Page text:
Badhaai Do: Is Lavender marriage A sad reality in India?
The portrayal of gay and lesbian characters in mainstream Bollywood films has been miniscule
The portrayal of gay and lesbian characters in mainstream Bollywood films has been miniscule. Queer characters and their desires have always been met with raised eyebrows. So, when it came to Badhaai Do’s trailer, audiences were divided, whether to applaud it or empathise with the characters. The trailer shows actors Rajkummar Rao, playing a gay policeman, while Bhumi Pednekar, is seen as a lesbian PT teacher, who ‘settle down’ just to get their parents off their backs.
The film explores the concept of ‘lavender marriages’ in India. For the unversed, lavender marriage is a term coined to describe a marriage between a man and a woman in which one, or both, parties are homosexual. Usually, but not always, both parties are assumed to be complicit in a public deception to hide their homosexuality. It was prominent in the 21st century when some homosexual Hollywood actors owing to the imposition of morality clauses entered into marriages of convenience to protect their public reputations, and preserve their careers.
But in the 21st century, with Section 377 being struck down and vocal support for the LGBTQIA community, isn’t exploring this concept a bit regressive? Though, it makes us think, is this arrangement common among families?
“The fact that lavender marriages are a reality in India, just goes on to show how far we as a society can go to paint a socially acceptable picture for the outside world. I actually do have a few friends who are in an arrangement of this sort, given how familial hetero-normative structures work in India,” says Anwesh Sahoo, model.
Aditya Khare, co-host of queer film content review podcast, Booty and the Binge echoes the same sentiment, “Right from childhood, we are made to believe that acceptance from mainstream society is equivalent to upholding family honor. So in the case of serious life decisions like marriage, societal acceptance trumps being authentic to ourselves in order to not taint our family name.”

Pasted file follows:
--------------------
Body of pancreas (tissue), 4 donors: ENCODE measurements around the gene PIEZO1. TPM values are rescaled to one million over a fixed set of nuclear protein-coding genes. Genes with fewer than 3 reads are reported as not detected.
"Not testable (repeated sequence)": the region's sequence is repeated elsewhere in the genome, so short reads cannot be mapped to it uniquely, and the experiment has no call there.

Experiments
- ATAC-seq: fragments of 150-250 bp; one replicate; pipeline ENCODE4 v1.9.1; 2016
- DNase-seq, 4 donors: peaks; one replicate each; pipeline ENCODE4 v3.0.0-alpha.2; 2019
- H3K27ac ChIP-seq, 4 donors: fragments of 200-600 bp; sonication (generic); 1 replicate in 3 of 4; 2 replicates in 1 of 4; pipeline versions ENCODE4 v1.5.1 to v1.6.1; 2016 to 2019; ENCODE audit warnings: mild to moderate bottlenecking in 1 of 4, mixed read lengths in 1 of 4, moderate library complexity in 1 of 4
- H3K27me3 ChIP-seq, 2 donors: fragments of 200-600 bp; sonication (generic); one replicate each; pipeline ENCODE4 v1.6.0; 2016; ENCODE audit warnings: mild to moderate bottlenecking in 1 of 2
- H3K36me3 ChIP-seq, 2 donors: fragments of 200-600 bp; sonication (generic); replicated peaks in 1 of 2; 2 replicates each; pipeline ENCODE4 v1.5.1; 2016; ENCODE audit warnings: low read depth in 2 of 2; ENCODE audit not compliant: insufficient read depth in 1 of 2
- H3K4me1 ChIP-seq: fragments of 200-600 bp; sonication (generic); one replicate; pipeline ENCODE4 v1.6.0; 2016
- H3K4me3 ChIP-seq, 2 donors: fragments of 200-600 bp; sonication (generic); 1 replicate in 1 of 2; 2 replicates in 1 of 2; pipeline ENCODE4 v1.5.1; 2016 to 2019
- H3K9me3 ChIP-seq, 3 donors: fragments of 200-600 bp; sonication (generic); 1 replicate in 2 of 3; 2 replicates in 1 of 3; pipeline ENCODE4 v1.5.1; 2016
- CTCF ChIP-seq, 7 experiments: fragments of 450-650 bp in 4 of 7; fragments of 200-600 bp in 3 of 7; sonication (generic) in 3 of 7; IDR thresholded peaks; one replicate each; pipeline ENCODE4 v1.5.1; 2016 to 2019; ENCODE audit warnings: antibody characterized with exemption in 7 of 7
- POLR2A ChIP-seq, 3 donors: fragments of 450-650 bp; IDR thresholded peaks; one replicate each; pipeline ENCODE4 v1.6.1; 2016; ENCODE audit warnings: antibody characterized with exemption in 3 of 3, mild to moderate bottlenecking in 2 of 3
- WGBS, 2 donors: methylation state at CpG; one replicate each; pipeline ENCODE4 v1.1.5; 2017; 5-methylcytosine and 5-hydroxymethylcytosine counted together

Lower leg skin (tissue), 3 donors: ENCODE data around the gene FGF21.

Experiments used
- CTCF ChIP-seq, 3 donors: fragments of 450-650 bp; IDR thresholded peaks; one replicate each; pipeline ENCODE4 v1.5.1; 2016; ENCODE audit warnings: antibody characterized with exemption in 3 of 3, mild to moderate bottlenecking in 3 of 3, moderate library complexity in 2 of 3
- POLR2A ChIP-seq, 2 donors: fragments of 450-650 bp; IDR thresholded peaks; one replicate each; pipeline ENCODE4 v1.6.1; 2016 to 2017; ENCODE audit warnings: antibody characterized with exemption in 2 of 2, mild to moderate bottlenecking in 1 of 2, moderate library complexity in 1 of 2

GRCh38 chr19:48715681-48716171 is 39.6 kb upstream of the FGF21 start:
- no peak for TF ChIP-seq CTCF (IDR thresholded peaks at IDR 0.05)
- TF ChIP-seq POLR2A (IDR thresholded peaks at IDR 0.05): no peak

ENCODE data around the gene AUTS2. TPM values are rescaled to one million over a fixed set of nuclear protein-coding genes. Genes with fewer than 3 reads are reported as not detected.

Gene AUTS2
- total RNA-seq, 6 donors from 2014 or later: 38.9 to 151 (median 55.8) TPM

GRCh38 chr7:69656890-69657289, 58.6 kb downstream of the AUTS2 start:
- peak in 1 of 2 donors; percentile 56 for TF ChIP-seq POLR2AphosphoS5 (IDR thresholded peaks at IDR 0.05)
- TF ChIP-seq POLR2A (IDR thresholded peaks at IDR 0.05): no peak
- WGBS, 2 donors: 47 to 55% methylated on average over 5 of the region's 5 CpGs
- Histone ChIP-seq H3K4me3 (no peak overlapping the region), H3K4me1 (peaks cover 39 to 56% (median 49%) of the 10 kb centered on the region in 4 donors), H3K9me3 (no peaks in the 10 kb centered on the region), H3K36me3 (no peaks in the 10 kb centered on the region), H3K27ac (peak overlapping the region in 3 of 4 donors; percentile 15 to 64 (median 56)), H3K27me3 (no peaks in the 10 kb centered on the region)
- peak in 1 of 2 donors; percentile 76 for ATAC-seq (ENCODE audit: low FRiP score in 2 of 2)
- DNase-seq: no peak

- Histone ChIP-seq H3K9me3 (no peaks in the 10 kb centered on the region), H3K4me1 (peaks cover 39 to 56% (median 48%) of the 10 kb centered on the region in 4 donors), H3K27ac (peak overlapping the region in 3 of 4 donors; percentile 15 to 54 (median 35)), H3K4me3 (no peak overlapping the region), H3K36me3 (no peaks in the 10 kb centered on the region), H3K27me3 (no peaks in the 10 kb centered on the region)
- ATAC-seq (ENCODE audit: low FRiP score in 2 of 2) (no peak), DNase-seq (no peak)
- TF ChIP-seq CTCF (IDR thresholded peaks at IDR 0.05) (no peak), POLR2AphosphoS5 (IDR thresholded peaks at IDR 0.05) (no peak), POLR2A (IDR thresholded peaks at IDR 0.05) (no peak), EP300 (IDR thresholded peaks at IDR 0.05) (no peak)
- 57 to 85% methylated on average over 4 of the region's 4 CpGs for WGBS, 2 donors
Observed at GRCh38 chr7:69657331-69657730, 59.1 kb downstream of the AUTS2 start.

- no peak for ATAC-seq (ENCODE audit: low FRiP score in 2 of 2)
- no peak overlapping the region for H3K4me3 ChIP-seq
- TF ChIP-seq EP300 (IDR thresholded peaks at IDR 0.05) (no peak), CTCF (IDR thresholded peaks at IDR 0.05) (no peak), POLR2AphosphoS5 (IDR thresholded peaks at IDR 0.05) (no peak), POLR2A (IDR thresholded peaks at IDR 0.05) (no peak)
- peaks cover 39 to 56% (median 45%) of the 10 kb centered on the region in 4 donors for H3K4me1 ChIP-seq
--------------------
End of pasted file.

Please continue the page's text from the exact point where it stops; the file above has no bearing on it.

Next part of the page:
We have all heard stories where a person who has been homosexual throughout life, but gets married in a heterogenoeus manner due to family and societal pressure. Are marriages in India more about living upto the pressure rather than getting into matrimony for our own emotions and needs.
“In an Indian family, when a girl child comes out in the open about her choice or gender expression, her rights and privileges are taken away so a lot of people hide in the same way as shown in the film’s trailer. In this film, it might be a marriage of convenience where both the parties are coming to a ground on what will work for them but when the audience will watch it, most families will take it to another level and they will literally try to push or force someone to do the same instead of at least having a conversation about its feasibility. I am not in favour of this at all because it doesn’t make sense to live with someone who you do not love and you are doing this just to make the entire world happy,” says Rudrani Chhetri, transgender artist, activist and model.
This arrangement not only blocks happiness for the queer person but also for many other people associated with the decision and ironically leads to us living in dishonor to ourselves. “We cannot judge those who make these decisions because when you live in a society that cringes on homosexual relationships, which can lead to being disowned, mocked or assaulted, it is very much fight or flight,” says Khare.
The easier answer here is to say, it shouldn’t happen. And in an ideal world where everybody gets to live their true identities, it really shouldn’t. “But India is still quite far from the ideal reality. And sometimes for some people a marriage of convenience is the only answer ? It might be a big NO for me, just the idea of being closeted is so suffocating to me, but I acknowledge that as queer Indians, our realities are different, and therefore our solutions are going to be different too,” adds Sahoo.
Harshavardhan Kulkarni, director of the film says, “Lavender marriage is a compromised reality for our characters. Coming from traditional middle class households, this is their solution to have some sort of control over their lives. The film does not espouse lavender marriage as a solution or escape, rather it focuses on the circumstances that lead to this kind of an arrangement between adults who find it difficult to come out to their families. I am interested in normalising the larger discourse by having characters which don’t seem exceptional at first but through the film we see their exceptional journeys – individual and collective. The film does not pass a value judgement about the characters’ choices. It tells us the story of their choices.”
However for some the arrangement works beautifully, “We fell in love in college first year. But after 2nd year of college he came out to me and apologised. But I still deeply loved him and asked him to marry me. We’ve been married for 9 years now. It’s not all that bad. He takes out time for me as well but is caught up too. It’s like he’s living three lives. Dates and sex with men, emotional support and at night we talk and share our day and work commitments. But we’ve managed it for 9 years. I’m sure we can manage it for more,” says Vanshika Chaddha, 33 years old who has an arrangement for the past 9 years.